What makes a learner?

Essery canvasses opinion on how to identify whether an individual will be worth
the training spend – and how to encourage them to identify the new skills they

concept of learning is taking over from training. If training subscribes to the
“empty bucket” theory, where people are filled up with knowledge and
information, learning perhaps puts more focus on the individual as an active
participant in the process.

may have its place when the need is to implement something new, but other forms
of learning also contribute when we need employees to perform competently.

approach has a cost attached to it, be it training course fees or the
investment of time and effort in coaching and mentoring on the job. So how can
we tell if that investment is going to pay? To adapt an adage, you can lead a
person to learning, but you can’t make them learn. Which begs the question,
what makes a learner?

Chief executive, Campaign for Learning, and author of Power up Your
Mind: Learn Faster, Work Smarter, out this month

too long we have looked at the tools and techniques that individuals need to
make them successful learners, but we’ve missed two key areas: all that happens
before the learning and all that happens after the learning.

must be emotionally ready and motivated to learn – as well as the tools and
techniques to help them learn, they need the competence to release their own
creativity, then they need the ability to reflect on the learning and adapt
their behaviours accordingly.

we’re going to make learning work, we’ve got to be sure we have a range of
return on investment indicators that includes all these points.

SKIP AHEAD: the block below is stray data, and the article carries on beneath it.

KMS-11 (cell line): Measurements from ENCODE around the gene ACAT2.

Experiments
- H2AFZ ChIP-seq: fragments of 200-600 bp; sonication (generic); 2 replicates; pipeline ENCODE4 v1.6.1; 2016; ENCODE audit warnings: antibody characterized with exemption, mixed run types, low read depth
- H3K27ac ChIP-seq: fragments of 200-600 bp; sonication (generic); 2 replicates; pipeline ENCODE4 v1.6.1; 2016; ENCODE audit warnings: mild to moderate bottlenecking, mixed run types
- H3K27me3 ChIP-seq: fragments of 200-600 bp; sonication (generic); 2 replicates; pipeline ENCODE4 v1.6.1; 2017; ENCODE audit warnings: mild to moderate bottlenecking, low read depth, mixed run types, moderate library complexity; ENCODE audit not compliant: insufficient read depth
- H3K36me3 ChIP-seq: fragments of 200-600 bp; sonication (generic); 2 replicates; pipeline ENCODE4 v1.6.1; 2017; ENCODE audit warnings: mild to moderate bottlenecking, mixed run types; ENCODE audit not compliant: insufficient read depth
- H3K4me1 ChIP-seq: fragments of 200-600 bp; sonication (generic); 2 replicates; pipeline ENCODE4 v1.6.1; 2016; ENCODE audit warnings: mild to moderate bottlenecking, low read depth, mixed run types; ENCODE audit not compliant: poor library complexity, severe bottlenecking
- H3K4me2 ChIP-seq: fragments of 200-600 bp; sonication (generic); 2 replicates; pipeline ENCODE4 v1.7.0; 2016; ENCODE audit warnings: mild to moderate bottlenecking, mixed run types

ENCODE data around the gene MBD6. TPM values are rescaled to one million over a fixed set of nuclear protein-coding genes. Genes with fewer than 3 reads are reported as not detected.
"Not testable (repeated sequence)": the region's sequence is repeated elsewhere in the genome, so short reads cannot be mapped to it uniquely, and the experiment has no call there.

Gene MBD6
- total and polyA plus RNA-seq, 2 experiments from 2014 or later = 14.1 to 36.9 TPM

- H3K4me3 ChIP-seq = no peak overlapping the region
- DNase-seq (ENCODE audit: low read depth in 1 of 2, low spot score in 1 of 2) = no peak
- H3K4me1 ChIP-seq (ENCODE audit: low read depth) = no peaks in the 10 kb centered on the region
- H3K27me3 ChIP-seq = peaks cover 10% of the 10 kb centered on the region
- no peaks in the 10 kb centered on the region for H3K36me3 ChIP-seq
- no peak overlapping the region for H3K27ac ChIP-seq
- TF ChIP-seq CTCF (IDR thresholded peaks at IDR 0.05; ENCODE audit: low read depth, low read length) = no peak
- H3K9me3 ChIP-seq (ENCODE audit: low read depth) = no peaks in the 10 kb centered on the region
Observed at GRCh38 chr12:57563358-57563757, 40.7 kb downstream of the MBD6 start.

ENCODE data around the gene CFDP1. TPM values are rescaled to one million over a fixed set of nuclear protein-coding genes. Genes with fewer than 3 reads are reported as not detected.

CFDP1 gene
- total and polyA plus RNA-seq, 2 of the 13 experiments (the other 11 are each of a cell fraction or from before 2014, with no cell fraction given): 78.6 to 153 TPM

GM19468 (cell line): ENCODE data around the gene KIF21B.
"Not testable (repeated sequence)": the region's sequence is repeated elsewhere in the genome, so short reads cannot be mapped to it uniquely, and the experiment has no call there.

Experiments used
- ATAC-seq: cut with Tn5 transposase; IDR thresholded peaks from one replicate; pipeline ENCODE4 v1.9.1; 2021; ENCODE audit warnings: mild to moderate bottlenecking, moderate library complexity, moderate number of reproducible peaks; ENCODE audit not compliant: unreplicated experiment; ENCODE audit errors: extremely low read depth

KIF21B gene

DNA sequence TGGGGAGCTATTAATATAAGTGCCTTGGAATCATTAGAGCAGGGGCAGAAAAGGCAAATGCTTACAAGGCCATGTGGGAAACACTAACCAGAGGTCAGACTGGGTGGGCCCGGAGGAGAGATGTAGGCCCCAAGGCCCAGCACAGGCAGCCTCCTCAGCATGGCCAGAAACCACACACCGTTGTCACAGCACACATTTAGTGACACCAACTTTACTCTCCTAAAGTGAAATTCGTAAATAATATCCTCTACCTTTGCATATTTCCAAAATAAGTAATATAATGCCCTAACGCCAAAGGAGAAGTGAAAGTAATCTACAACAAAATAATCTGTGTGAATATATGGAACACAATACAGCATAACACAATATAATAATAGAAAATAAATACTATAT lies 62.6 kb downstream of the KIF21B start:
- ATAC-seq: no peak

Head of training and development, Warrington Borough Council

pet phrase is that a training course is a last resort. If you can develop a
competency framework that is meaningful to the workforce and people can see a
pay-off in developing core competencies, that’s likely to attract them and make
them become positive learners.

need to help individuals identify the bit that’s missing that would make them
fully competent in their role and agree individual interventions, rather than
send them on a training course when they may only need 5 per cent. The big
breakthrough in traditional appraisal is when the individual you’re encouraging
to develop says, “I think I need help in that area”.

Director of the Business Leaders’ Programme Cranfield School of

make the distinction between training and development rather than training and
learning, because learning encompasses both. The difference is to do with how
much of the person’s mindset you’re trying to engage. With training you’re
dealing mostly with knowledge and skills, but development is about much more
holistic concepts.

big distinction between executives who are successful learners and those who
are not is the fixedness of the mindset. If someone has strongly-held
attitudes, it’s not worth trying to dismantle them, and the possibility of
development is emasculated.

seeking to develop others need to know them much better than if all they want
to do is train them.

Head of learner information, UFI

experience shows there is an enormous demand for learning. The real question is
what makes a non-learner, because curiosity and a thirst for learning are
present from an early age.

down to what people learn about learning. If you’ve been successful at
learning, that breeds motivation to learn more, but if you’ve learnt that
learning is difficult and painful, you’ll view it as a risky endeavour. We then
have to switch back on that desire to learn by making sure the investment we
ask people to make is tiny in terms of time, effort and risk and by linking it
to reward.

Divisional learning and development director Whitbread Restaurants

of the things we’re thinking about a lot is that people in the past have always
learnt by rote, the way they did at school, and if you ever tested anybody’s
knowledge from school these days, you’d probably find they hadn’t retained a
huge amount.

only way you ever get people inspired to learn is if they generate the interest
themselves. If people believe in what they’re learning and feel it adds value
to their lives, they’ll be hungry for more. If training is served on a plate –
not very interesting and not just in time for what people need – you’re better
off not supplying it.

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